Good evening and Happy Holidays to all of you in the Futuraskolan community,
I hope this post finds you cozy, warm and inside from the winter chill. The season of solstice brings warm family gatherings, candles and good cheer and a well-deserved, relaxing break for the students in the community.
Festivals of light and winter traditions are amongst the most popular festivals of the year in many cultures.
Pagan Scandinavia celebrated a winter festival called Yule, held in the late December to early January period. As Northern Europe was the last part to Christianize, Scandinavia’s pagan traditions had a major influence on the traditional Christmas celebrations we experience today. Many current Christmas rituals emerged during the difficult winters pagans often encountered. Candlelight conquered darkness and evergreens were valued for remaining green in even the harshest weather. Singing, drinking and dancing, meanwhile, reduced isolation and kept people positive.
For Hindus, Diwali is one of the most important festivals of the year and is celebrated in families by performing traditional activities together in their homes. While Diwali is popularly known as the “festival of lights”, the most significant spiritual meaning behind it is “the awareness of the inner light”. Bodhi Day is the Buddhist holiday that commemorates the day that the historical Buddha experienced enlightenment, while Soyal is the winter solstice ceremony of the Zuni and the Hopi Indians in North America. The main purpose of this ritual is to ceremonially bring the sun back from its long winter slumber.
Light, family, culture and song, these are the common tenants that mark the celebration of the solstice in many global cultures, as well as our local culture at Futuraskolan.
This month we have enjoyed celebrations of song, art and culture both in our local communities and amongst our respective schools. Our Lucia train at Futuraskolan International Bergtorp reached across town and spread to the local community. Our Literary Prize celebration recognized our fine young authors who submitted poetry and essays for publication as a part of our Nobel Day celebrations. Many of our schools are currently working with the theme Traditions as the central theme of their learning units.
A vibrant learning environment based on a celebration of our community. This has been the theme of the term.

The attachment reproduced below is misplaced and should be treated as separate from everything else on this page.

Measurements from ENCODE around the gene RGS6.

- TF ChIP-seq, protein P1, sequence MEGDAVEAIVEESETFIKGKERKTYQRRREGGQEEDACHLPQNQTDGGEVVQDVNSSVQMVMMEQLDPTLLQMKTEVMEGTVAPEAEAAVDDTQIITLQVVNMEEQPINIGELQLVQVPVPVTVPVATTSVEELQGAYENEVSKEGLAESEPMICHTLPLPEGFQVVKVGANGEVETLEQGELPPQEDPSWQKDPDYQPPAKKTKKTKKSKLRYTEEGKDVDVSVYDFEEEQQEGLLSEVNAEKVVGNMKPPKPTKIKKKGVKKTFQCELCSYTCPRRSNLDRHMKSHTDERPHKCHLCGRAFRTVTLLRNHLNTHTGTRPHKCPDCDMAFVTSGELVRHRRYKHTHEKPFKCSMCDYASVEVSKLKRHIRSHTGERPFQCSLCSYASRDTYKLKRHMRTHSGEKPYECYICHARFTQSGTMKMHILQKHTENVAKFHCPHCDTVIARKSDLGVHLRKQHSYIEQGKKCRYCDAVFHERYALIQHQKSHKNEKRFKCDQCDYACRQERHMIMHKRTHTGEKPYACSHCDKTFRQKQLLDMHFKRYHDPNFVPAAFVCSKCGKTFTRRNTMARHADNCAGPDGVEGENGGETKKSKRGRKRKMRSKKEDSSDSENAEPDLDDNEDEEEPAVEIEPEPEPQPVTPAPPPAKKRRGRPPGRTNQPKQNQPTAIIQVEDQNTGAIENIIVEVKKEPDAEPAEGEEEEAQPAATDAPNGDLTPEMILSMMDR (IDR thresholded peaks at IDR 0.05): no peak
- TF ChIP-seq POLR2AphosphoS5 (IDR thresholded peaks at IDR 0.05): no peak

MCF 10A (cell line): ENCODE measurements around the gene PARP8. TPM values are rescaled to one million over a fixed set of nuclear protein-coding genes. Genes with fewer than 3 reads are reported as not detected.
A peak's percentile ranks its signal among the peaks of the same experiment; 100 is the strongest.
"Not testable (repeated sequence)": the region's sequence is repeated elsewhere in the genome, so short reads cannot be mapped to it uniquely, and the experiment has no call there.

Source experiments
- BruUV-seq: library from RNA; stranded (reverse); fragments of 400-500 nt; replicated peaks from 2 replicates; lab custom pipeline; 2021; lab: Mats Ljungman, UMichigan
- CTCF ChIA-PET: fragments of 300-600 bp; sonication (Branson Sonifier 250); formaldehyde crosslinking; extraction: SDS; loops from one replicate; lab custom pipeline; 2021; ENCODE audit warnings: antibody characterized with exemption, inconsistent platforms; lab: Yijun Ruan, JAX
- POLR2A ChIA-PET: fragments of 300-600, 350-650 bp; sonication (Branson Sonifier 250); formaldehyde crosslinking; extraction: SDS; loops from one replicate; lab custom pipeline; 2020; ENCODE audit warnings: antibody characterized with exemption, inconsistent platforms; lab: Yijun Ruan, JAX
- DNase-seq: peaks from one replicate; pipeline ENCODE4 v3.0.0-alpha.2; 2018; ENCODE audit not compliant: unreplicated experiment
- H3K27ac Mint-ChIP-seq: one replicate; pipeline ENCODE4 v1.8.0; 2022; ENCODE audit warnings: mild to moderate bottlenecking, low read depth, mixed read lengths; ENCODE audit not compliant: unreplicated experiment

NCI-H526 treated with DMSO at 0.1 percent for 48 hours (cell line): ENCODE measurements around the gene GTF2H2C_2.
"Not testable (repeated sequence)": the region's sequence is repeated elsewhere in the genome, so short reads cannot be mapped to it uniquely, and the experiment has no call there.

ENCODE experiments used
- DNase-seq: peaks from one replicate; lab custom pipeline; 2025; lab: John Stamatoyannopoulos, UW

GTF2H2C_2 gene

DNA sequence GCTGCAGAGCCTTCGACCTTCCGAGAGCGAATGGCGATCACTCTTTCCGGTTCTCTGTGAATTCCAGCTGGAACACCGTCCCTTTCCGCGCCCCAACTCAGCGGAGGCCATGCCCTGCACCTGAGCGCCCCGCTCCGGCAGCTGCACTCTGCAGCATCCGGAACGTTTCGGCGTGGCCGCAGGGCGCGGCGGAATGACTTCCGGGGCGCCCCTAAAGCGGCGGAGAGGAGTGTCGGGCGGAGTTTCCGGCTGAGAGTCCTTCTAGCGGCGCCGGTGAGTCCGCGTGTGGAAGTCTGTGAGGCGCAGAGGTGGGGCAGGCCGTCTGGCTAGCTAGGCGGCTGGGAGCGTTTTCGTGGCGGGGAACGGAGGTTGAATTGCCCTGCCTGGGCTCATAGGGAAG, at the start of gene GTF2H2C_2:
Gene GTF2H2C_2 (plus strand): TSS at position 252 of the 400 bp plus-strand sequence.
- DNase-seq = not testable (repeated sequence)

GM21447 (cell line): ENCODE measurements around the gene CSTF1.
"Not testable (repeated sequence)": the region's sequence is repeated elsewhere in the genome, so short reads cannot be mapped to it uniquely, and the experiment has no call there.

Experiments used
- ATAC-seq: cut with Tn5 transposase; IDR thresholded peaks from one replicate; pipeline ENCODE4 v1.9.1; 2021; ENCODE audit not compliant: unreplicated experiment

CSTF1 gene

Looking forward to 2019 we are excited about what the future has in store for us.
Starting in January we will begin our development process for our International Baccalaureate (IB) Gymnasium which we plan to initiate in 2021. Furthermore, we have a host of community festivals in the works for the spring term 2019.
In March we will all join hands in what I believe is our most festive celebration of the year, The Futuraskolan Music Festival. Here students from all of our schools will treat us to songs, dance routines and instrumentals coordinated by our outstanding music teachers. Please plan to join us, it is a celebration of the creativity and passion that helps define us at Futuraskolan.
Later in the spring our amazing leadership group at Futuraskolan International School of Stockholm will hold our first annual Model United Nations Conference. During this event, students will be given country assignments and will go through the United Nations processes of formal lobbying, writing resolutions and trying to get their input to United Nations policy formally recognized in the General Assembly. It’s an amazing experience for our students. Last year we sent students to New York and Rome to compete in MUN events. Please encourage your grade 7-9 students to ask their teachers about this. There is no better way to be a global citizen than to ensure that your personal beliefs are interweaved into the discussion about global policy.
Lastly, in May and June we will have all of the grade 9 students from the organization together for a fun picnic in preparation for our annual Grade 9 Prom. Here we celebrate as a community the amazing efforts of your young men and women as they embark on their journey to higher education.
When looking at the results from the year we are grateful for the tremendous efforts of the community to help ensure that we remain, from a grading perspective, the number one free school organization in Sweden (275.2 grade point average).
Along with our good fortune comes an ethic responsibility, and I would encourage you to make this a part of your dinner table discussions during this time of year.
When we celebrate with family and friends this year we must keep in mind that outside our doors there exist less fortunate families than our own.
At both Futuraskolan International Kottla and Stockholm our Global Citizenship projects aim to support the members of our global community who do not have the opportunities that we share. By taking our students to elderly centers to read and play music for their members, or going to local churches on the weekends to feed the homeless, to working with PLAN International in their offices every second week, to raising money for our outreach projects across the global, we aim to embody the spirit of giving that is such a core part of who Futuraskolan aims to be.
Please have a talk with your students about how you too can support these projects. By doing so you help us to enforce one of our core beliefs that when you lend a hand to your neighbor you are standing for the goodness and humility that we encapsulate as true global citizens.
Thank you all for a wonderful and exciting term of study. We are grateful for you having chosen Futuraskolan to entrust with the social and academic development of your fine students. This is a show of faith that we do not take lightly and we are dedicated to honoring your trust in us.
Happy Holidays everyone 🙂